Waxing nostaligic… at a gunshow?!

This weekend, we checked out the Silver Spur Gun & Blade show in Albuquerque. It was held on the Expo New Mexico fair grounds in the Manuel Lujan Building. For those of you who might not be familiar with the facility, the Lujan Building is a 60,000+ sq. ft. exhibit facility. Normally about half (Building A, 26,400 +/- sq.ft.) had been made available for the Gun & Blade shows. This has led to significant overcrowding, rude & grumpy patrons, hot & stuffy exhibit halls, and vendors that spent the whole show bumping into each other behind their tables. For the December 10-11 show, both A and B halls were opened. This expanded the show to about 54,000 sq. ft. The difference was noticeable to everyone. The inside environment was cool but comfortable. The vendors were happy to be able to maneuver behind their tables without “butting” their neighbors. Patrons seemed happier and more relaxed than at any show in recent memory. It was a return to the days of the kinder, gentler, more polite gun show. Everyone – patrons, vendors and security personnel alike – was downright pleasant. Kudos to Expo New Mexico and Silver Spur Trade Shows for  working out the deal.

Remember when, ten or fifteen years back, when the SKS was all the rage? When it seemed like everybody who was anybody was selling SKS rifles, parts and accessories? When we were just certain that 7.62 x 39 was the future of firearms? When everyone was going to buy one to stay one step ahead of the sure-to-come ban on imported firearms? Well, those days seem to be gone  ̶  along with the SKS. I think I only saw one of them this weekend  ̶  and its owner was trying desperately to part with it.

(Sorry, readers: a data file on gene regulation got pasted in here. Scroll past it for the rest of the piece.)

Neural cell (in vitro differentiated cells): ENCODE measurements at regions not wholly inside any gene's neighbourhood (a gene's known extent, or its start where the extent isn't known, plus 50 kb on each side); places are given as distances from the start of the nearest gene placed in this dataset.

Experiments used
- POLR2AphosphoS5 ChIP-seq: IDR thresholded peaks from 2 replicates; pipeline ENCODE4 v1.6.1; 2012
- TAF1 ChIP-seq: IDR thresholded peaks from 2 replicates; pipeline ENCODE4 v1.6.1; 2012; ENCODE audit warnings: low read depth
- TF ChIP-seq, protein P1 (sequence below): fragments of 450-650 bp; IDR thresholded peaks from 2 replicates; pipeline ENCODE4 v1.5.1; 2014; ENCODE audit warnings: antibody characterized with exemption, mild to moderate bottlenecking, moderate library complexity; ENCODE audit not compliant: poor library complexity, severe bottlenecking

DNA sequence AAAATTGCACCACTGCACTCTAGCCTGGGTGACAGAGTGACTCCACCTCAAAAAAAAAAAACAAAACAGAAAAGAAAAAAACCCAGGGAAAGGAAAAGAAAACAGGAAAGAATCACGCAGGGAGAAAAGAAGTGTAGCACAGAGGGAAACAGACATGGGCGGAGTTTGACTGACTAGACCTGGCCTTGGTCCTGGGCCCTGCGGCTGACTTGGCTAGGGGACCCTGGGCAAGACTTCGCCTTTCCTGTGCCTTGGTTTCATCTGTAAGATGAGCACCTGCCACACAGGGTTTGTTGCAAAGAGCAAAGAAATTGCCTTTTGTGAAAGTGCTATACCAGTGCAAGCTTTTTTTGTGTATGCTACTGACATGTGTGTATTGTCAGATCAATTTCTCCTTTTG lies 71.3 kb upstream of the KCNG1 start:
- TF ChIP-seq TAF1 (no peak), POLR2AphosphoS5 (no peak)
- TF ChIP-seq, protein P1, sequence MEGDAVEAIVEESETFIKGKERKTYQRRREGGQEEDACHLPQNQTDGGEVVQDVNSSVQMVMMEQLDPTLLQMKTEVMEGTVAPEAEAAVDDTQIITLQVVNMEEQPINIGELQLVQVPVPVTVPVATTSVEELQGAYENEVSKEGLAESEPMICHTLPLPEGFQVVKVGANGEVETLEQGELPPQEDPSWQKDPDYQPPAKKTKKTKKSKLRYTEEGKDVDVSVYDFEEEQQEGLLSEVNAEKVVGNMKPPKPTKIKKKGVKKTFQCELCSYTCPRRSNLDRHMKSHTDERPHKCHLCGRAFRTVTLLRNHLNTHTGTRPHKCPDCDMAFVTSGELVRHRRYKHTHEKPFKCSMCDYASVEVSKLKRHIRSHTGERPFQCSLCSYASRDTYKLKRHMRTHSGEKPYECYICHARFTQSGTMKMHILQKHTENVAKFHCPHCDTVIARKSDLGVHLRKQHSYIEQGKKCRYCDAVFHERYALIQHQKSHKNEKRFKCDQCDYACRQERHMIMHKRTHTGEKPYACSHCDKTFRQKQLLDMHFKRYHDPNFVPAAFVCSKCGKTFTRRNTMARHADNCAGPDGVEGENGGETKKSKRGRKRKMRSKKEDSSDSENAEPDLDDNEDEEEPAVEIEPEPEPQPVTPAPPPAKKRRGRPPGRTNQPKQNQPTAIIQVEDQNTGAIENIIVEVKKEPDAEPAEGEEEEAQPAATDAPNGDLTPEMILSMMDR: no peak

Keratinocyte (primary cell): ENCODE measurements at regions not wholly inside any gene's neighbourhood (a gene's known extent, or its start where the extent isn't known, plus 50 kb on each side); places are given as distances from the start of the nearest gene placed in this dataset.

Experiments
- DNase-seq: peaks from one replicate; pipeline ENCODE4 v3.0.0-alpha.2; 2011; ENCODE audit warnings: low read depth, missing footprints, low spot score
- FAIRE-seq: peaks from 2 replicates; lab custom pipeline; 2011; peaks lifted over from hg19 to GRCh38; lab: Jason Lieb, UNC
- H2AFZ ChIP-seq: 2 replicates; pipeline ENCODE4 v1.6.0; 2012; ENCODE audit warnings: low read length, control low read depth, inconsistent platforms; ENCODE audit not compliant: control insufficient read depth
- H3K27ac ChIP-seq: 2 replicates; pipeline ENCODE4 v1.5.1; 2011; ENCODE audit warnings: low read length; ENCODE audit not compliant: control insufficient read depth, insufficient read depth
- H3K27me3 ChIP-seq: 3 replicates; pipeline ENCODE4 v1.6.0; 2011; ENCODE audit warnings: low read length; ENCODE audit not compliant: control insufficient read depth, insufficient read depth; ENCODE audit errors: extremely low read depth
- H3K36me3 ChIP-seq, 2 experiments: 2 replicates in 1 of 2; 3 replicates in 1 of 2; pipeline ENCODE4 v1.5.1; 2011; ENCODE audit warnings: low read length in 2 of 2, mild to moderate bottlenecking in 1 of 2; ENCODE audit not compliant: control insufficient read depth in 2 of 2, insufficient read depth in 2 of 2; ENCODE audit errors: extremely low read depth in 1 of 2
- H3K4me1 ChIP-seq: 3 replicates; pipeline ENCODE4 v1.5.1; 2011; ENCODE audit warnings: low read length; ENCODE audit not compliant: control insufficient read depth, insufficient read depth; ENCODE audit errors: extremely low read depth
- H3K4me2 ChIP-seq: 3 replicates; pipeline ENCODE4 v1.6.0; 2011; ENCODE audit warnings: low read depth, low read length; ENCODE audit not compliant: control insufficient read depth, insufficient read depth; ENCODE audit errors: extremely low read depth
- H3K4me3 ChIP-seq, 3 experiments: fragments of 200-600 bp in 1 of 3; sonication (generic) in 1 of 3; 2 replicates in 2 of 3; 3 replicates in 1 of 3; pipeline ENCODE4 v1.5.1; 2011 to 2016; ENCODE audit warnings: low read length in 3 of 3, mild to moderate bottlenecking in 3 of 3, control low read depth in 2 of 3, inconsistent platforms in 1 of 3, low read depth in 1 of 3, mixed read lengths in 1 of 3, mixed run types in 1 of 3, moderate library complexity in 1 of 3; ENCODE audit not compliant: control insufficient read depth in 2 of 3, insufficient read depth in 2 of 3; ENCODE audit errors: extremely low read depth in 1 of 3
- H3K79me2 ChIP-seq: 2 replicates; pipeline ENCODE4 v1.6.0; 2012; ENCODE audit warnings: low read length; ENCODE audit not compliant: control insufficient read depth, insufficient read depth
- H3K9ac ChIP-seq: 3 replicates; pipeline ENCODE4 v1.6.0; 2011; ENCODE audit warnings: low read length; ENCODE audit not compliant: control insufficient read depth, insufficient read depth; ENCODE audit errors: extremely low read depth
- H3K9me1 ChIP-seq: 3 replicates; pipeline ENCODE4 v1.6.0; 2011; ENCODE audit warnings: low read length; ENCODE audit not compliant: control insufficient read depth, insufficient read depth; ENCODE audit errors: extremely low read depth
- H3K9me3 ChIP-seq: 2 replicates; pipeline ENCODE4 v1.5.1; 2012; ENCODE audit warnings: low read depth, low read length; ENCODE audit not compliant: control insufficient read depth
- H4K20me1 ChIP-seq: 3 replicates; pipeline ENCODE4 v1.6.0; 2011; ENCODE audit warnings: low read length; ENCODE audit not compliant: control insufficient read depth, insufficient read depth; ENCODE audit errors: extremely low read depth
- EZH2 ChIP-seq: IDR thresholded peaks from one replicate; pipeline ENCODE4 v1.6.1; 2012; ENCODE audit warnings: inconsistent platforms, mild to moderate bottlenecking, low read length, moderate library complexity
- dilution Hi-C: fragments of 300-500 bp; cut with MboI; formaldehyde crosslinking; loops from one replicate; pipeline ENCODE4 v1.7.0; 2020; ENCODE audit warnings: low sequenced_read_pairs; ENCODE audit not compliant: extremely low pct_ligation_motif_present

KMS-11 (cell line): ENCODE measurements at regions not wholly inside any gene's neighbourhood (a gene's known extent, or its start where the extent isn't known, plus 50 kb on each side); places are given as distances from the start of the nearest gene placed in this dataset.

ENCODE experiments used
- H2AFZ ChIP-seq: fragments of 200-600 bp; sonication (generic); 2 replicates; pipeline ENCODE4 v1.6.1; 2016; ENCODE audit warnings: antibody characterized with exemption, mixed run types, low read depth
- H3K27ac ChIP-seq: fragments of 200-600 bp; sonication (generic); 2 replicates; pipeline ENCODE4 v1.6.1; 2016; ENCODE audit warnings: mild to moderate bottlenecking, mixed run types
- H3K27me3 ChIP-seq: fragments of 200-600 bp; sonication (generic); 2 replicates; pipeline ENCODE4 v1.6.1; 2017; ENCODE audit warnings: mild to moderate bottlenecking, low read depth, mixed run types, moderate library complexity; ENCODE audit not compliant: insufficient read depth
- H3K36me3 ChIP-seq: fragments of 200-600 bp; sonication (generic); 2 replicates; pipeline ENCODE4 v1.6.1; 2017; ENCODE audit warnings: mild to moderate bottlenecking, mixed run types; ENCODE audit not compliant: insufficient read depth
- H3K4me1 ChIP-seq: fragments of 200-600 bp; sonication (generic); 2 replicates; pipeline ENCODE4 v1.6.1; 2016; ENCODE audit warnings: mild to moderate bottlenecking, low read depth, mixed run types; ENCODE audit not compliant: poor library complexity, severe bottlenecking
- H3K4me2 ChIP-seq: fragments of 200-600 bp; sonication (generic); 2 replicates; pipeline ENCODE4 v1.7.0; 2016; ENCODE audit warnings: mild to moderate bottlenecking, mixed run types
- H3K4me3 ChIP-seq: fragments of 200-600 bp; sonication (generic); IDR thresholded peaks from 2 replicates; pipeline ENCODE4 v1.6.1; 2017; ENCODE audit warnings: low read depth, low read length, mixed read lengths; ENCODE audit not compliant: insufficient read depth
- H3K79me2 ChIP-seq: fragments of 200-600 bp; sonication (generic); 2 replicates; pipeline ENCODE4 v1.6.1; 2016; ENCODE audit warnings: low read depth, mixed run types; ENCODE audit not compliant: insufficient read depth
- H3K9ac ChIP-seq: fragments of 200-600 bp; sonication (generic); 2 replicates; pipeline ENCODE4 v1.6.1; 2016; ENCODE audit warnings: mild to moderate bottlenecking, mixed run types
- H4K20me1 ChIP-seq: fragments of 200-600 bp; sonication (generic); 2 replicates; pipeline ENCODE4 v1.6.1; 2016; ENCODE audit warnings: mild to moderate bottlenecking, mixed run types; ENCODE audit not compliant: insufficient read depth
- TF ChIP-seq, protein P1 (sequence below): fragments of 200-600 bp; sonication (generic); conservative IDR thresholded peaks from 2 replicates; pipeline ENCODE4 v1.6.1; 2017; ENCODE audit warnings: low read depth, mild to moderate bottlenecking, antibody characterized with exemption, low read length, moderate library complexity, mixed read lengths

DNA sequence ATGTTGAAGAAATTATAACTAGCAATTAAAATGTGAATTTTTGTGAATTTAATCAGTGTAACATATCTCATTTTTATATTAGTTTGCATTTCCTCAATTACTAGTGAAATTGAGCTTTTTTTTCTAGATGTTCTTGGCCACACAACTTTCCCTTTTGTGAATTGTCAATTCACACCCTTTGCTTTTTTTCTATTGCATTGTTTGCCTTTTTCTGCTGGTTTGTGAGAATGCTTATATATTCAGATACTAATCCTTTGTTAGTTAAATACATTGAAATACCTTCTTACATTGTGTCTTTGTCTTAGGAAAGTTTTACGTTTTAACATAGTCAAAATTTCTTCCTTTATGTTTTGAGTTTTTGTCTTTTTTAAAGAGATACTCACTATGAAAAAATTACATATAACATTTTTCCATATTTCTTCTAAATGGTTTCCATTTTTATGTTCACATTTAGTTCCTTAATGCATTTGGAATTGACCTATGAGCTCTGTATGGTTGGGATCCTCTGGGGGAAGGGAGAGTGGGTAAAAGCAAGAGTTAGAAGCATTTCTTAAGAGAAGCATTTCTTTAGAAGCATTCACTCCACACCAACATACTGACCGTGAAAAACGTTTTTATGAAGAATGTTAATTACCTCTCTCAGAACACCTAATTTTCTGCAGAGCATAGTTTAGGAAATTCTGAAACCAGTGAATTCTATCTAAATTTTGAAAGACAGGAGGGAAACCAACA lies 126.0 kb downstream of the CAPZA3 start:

Now, the rage is the M-16/AR-15 type rifle. One vendor referred to them as “adult erector set guns.” He’s not far off the mark. The rifle can be customized in a nearly infinite combination stocks, grips, barrels, muzzle brakes, and rails. The idea, they tell me, is to be able to create an optimized shooting system for each individual. The rifle, typified by the Smith & Wesson M&P-15 and the Bushmaster ACR and M4-Type Carbine, was on nearly every vendor’s table. If they didn’t carry the rifles themselves, they were stocking magazines, and/or virtually every imaginable bolt-on accessory, sling, mag pouch, tactical light, optical sight or gee-gaw. $750 could get you into a bare bones Bushmaster with iron sights and cheese grater fore end. Prices spiral upward steeply from there. For shooters, this is a near ideal situation. The weapon could be customized to the shooter’s needs   ̶  for anything from paper targets to varmint hunting. For those who are not so fond of firearms in general, however, all of these rifles are just BMG: Big Mean Guns.

I’ve shot the M&P15 in both semi- and full-auto. It’s a fun little gun. Accurate. Reliable. Heaven  knows that parts are readily available. They’re a little front end heavy for me when fully loaded with a 30-round mag of .223  ̶   you see, I’m not a big girl and my arms are short. But they’re still fun. The fun part is hitting a steel target at 50 yards in full-auto. What a rush. It’s super fun, did I mention that? I feel like a Super Warrior Woman when I shoot one. But it’s just not something I need. I mean, even if it’s fun, do I really need an assault rifle for plinking, taking small game and taking out varmints? If I were going today to pick up a rifle in .223 today it would be the Ruger Mini-14 Ranch Rifle.  Accurate and super reliable.  And MUCH less expensive than an erector set gun. For a varmint gun in the hands of a goat ranching, chicken raising, yarn farming plinker, it’s plenty enough gun.